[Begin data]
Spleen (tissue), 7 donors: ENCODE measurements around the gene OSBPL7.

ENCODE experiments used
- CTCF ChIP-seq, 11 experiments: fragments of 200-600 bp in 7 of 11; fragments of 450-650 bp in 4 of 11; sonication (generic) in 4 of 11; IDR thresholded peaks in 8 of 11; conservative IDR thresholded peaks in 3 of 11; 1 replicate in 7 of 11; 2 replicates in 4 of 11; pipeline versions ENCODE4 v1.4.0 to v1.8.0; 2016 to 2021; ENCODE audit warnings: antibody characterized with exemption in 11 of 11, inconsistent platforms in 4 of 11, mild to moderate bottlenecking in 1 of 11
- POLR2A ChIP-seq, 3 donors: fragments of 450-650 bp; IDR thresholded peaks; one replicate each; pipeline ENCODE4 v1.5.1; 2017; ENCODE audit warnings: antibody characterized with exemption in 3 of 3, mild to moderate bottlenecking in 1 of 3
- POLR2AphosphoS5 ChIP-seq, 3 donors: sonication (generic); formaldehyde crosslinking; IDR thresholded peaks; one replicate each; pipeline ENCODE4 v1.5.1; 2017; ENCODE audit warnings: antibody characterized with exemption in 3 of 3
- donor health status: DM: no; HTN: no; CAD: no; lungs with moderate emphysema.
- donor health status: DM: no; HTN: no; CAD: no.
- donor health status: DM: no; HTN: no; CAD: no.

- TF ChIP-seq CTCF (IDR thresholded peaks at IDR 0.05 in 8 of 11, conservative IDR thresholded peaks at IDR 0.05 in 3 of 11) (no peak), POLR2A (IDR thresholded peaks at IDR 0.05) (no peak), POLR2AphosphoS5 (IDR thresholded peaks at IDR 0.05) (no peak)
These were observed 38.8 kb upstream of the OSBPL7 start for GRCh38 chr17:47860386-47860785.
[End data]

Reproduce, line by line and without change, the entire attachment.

Spleen (tissue), 7 donors: ENCODE measurements around the gene OSBPL7.

ENCODE experiments used
- CTCF ChIP-seq, 11 experiments: fragments of 200-600 bp in 7 of 11; fragments of 450-650 bp in 4 of 11; sonication (generic) in 4 of 11; IDR thresholded peaks in 8 of 11; conservative IDR thresholded peaks in 3 of 11; 1 replicate in 7 of 11; 2 replicates in 4 of 11; pipeline versions ENCODE4 v1.4.0 to v1.8.0; 2016 to 2021; ENCODE audit warnings: antibody characterized with exemption in 11 of 11, inconsistent platforms in 4 of 11, mild to moderate bottlenecking in 1 of 11
- POLR2A ChIP-seq, 3 donors: fragments of 450-650 bp; IDR thresholded peaks; one replicate each; pipeline ENCODE4 v1.5.1; 2017; ENCODE audit warnings: antibody characterized with exemption in 3 of 3, mild to moderate bottlenecking in 1 of 3
- POLR2AphosphoS5 ChIP-seq, 3 donors: sonication (generic); formaldehyde crosslinking; IDR thresholded peaks; one replicate each; pipeline ENCODE4 v1.5.1; 2017; ENCODE audit warnings: antibody characterized with exemption in 3 of 3
- donor health status: DM: no; HTN: no; CAD: no; lungs with moderate emphysema.
- donor health status: DM: no; HTN: no; CAD: no.
- donor health status: DM: no; HTN: no; CAD: no.

- TF ChIP-seq CTCF (IDR thresholded peaks at IDR 0.05 in 8 of 11, conservative IDR thresholded peaks at IDR 0.05 in 3 of 11) (no peak), POLR2A (IDR thresholded peaks at IDR 0.05) (no peak), POLR2AphosphoS5 (IDR thresholded peaks at IDR 0.05) (no peak)
These were observed 38.8 kb upstream of the OSBPL7 start for GRCh38 chr17:47860386-47860785.